January 3, 2013 — Protesters in India have organized numerous demonstrations denouncing sexual violence and abuse against women in the country after a young woman was raped and beaten by a group of men on Dec. 16 on a moving bus, the New York Times reports (Timmons et al., New York Times, 12/29/12).
Sexual assaults are common in India, with a rape reported every 18 hours in New Delhi, but Ray Suarez of PBS' "NewsHour" notes that the "extreme brutality" of the attack on the woman "ignited outrage" across the nation (Suarez, "NewsHour," PBS, 12/28/12). The woman, who has not been identified, suffered severe internal injuries after being raped and beaten with a metal rod. She died on Dec. 29 of organ failure at a hospital in Singapore, where she had been transferred for treatment (Timmons et al., New York Times, 12/29/12).
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Protests began earlier last week, mostly led by female college students, and word of vigils and demonstrations quickly spread through social media. As the protest escalated and became violent, the police responded by turning fire hoses, teargas and nightsticks on the crowds (Yardley, New York Times, 12/29/12). After the woman died on Saturday morning, thousands of people, mostly men, protested again in New Delhi (Timmons et al., New York Times, 12/29/12).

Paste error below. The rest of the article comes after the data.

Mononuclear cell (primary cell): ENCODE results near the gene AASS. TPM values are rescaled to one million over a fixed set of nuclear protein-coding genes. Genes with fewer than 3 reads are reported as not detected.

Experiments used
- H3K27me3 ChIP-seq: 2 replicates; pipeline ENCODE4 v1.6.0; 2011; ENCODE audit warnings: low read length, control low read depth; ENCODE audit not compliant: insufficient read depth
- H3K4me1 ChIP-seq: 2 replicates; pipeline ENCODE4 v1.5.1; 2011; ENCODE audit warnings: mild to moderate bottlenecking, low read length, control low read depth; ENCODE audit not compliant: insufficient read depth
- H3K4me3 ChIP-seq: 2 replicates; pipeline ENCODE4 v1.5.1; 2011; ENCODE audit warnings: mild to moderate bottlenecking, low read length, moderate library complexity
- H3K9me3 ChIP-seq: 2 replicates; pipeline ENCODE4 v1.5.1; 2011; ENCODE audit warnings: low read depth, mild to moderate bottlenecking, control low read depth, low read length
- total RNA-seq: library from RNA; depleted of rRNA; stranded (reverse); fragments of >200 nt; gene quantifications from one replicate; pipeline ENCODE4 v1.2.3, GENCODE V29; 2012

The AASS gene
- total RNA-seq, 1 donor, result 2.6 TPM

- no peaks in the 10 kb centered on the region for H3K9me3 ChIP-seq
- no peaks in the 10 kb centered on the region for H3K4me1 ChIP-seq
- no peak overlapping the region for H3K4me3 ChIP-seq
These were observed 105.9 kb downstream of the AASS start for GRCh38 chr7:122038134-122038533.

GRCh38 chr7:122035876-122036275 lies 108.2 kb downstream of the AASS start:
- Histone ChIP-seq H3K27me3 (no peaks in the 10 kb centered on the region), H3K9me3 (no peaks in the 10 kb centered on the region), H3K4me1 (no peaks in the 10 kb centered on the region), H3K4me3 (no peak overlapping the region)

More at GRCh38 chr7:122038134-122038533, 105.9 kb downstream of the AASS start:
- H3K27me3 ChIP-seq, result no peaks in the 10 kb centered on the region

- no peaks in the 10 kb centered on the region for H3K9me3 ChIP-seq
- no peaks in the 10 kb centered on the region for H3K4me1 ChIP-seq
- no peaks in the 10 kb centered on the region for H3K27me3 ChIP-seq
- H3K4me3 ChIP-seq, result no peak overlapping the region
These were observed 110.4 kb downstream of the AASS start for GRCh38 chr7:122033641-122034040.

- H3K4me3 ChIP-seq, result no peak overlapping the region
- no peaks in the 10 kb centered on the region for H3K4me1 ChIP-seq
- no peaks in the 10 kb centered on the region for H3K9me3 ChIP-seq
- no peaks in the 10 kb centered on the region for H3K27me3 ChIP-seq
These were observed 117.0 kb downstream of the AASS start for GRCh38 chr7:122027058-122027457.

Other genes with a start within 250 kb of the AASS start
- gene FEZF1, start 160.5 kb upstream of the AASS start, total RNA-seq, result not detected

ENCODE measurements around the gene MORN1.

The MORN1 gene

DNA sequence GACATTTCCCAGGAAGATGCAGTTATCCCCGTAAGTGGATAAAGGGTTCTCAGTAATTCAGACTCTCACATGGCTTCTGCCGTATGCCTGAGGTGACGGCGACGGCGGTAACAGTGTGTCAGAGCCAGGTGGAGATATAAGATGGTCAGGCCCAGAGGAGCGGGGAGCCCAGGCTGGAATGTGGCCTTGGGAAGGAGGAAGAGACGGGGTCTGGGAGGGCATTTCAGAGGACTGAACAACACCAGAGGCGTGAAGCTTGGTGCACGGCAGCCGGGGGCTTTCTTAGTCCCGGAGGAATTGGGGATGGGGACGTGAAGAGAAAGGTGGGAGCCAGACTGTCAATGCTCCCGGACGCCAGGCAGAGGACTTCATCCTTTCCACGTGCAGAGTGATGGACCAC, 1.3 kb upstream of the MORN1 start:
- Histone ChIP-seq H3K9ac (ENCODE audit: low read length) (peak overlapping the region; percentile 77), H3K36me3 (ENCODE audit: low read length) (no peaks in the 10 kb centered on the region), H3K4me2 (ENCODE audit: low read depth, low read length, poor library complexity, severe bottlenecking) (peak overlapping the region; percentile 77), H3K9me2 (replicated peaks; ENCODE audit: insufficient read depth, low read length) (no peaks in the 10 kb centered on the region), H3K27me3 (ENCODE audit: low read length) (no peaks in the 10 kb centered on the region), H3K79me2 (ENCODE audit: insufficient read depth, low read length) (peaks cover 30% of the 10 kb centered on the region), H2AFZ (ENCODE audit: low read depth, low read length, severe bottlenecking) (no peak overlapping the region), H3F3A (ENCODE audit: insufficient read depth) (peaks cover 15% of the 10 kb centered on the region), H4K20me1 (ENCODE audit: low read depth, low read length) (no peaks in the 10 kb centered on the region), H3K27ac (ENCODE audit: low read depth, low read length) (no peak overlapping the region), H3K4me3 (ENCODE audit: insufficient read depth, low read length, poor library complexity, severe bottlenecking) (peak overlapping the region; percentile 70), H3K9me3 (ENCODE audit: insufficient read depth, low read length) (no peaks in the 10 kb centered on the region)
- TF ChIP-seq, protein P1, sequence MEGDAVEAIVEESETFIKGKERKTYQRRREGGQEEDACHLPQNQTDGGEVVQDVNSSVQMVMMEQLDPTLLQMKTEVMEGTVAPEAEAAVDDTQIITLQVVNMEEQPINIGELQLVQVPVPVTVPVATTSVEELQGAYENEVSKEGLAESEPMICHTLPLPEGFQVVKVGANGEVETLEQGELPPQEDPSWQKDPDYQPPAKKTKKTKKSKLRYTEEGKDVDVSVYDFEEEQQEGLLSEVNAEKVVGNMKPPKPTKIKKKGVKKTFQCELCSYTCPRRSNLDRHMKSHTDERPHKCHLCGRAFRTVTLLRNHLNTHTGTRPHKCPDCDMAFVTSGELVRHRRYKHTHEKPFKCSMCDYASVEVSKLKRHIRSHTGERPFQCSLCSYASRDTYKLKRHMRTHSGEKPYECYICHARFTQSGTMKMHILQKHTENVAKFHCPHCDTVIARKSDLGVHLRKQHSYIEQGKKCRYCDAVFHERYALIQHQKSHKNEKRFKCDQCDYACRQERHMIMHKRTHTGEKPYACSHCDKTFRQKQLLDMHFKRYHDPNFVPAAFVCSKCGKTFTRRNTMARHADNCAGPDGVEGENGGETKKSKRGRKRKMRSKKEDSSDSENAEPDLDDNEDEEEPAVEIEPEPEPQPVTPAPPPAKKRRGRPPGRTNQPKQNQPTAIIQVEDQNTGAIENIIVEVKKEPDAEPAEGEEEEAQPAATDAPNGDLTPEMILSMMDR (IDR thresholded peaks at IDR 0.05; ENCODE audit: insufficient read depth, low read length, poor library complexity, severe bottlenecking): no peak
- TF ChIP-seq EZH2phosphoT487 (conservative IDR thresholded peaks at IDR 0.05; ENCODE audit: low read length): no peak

Analysts say that India's coalition national government missed an opportunity to diffuse the situation by embracing protesters and offering reassurance. Instead, Prime Minister Manmohan Singh did not publicly address the incident until Dec. 24.
Protesters expressed outrage not only over the attack but over the government's lack of a strong response to the incident, which many said is indicative of rampant sexual violence and harassment of women in Indian society (Yardley, New York Times, 12/29/12).
Six men have been accused in the attack, and Singh pledged that the government will punish the attackers. The government also said it will consider changing the law to allow the death penalty in certain rape cases.
However, critics of the proposal said the government should focus on improving investigations and prosecutions, not harsher punishment (McCarthy, "Morning Edition," NPR, 12/28/12). Protesters also called for systematic reforms, noting that police and courts are frequently insensitive to women's complaints (Yardley, New York Times, 12/29/12).